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On the eastern outskirts of Fielding in the Manawatu region you’ll find St Dominics Centre.

Spread across 25 acres of rural surrounds, the Centre provides supported residential recovery accommodation for people living with mental illness.

This is Corina Bond’s workplace where she is the Programme Coordinator.

"For every negative thought you have, try to think of three positives to beat it," Corina says.

“For every negative thought you have, try to think of three positives to beat it,” Corina says.

“We work with people towards their recovery by teaching them social and life skills,” Corina says.

“This varies from one on one support sessions to group activities such as karaoke, bushwalking and fishing trips to accompanying people to computer classes and public events.”

An experienced support worker, Corina’s background includes caring for people with intellectual disabilities and for the past four years she has focused on the mental health space.

Now through the support of her workplace and Industry Training Organisation (ITO) Careerforce, Corina is on a mission to upskill herself through studying the New Zealand Apprenticeship in Mental Health and Addiction Support.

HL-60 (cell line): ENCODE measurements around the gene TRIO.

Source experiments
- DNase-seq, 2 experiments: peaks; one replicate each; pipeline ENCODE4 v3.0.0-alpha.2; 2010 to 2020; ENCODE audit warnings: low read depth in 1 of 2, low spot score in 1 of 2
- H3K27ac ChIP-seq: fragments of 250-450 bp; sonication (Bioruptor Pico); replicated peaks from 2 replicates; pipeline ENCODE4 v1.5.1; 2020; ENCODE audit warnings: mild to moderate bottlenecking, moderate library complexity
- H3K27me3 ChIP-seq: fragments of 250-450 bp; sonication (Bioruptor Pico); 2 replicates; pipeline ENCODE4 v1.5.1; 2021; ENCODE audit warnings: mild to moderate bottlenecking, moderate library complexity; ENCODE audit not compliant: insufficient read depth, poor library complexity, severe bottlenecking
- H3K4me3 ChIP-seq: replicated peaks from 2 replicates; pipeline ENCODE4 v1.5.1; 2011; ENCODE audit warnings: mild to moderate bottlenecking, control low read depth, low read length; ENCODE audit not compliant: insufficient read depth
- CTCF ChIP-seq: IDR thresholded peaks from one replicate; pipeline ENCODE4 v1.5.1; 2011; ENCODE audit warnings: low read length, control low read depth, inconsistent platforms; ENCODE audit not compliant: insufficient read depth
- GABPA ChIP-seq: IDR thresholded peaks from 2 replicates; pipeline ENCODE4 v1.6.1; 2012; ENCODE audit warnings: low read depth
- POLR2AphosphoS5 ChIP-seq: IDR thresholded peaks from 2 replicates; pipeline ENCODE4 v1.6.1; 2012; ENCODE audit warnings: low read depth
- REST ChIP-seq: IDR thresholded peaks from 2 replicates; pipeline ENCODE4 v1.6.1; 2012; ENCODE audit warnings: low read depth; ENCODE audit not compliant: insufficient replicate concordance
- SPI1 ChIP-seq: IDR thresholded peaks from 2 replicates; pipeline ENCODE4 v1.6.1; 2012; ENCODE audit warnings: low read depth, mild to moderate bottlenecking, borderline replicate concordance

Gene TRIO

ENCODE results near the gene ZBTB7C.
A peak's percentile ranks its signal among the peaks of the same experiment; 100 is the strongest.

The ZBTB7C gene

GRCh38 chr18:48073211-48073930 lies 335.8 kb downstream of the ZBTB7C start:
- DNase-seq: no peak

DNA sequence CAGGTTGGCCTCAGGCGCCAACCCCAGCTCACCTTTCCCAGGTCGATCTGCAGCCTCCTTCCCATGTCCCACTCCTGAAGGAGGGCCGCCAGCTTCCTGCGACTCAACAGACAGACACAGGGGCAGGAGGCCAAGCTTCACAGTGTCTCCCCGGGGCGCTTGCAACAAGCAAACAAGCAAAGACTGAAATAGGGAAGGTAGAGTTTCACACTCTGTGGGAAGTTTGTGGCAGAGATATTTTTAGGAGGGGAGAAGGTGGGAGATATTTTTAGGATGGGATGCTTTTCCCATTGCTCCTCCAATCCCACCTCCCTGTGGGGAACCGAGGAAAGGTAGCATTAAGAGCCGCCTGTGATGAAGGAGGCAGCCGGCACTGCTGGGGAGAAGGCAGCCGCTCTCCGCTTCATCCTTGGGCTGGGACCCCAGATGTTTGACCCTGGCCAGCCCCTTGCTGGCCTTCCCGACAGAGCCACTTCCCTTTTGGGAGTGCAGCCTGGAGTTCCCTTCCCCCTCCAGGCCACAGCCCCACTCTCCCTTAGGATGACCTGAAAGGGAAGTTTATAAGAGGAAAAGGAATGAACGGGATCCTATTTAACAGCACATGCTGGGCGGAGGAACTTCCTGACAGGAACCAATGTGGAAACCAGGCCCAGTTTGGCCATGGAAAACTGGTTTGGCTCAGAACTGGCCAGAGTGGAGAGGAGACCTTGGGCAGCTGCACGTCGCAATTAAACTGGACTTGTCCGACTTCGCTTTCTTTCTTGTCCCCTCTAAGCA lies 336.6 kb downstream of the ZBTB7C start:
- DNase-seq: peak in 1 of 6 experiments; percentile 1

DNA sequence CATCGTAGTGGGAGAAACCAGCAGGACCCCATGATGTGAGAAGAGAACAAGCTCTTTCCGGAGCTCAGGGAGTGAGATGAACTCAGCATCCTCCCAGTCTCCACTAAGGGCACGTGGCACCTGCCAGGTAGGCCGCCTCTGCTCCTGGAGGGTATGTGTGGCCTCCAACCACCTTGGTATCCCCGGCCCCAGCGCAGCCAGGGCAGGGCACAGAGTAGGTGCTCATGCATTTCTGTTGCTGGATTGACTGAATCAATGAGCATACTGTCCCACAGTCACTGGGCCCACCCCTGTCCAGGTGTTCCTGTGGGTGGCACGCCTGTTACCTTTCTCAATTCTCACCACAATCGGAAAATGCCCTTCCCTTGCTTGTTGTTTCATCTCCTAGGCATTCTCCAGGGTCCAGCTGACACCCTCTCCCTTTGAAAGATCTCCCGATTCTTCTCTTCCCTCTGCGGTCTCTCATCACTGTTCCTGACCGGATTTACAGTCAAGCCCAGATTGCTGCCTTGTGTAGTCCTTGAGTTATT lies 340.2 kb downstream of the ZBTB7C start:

“I have a lot of experience in this field, so it’s great to have the opportunity to achieve a formal qualification,” she says of the workplace training programme.

“I love my work and I love helping people, even if it’s just one person who I can make a difference with at a time.”

The Centre is home for around 35 – 45 people at any given time, some of whom stay from a few days, other up to a few years.

“No matter what their condition, it’s great to see people achieve their goals and improve,” Corina says. “You definitely need to have a caring nature and a willingness to help people become their best. It’s important to be able to listen and help people to help themselves.”

She says the Apprenticeship programme has allowed her to put her newfound learning into practice, improving her skills through on-job learning and finding herself able to support more complex conditions and situations.

“The Apprenticeship has given me more understanding about some of our clients’ mental health conditions, and this learning has made it easier for me to support people,” she says.

“I’ve learned so many new things that I could pass onto my clients, such as tools they can use to empower themselves.

“One of my favourites is something very simple, but it’s stuck with me – and that is, for every negative thought you have, try to think of three positives to beat it. Positivity is very powerful.”


Are you interested in a career as a Mental Health support worker? Check out more Careerforce qualifications here: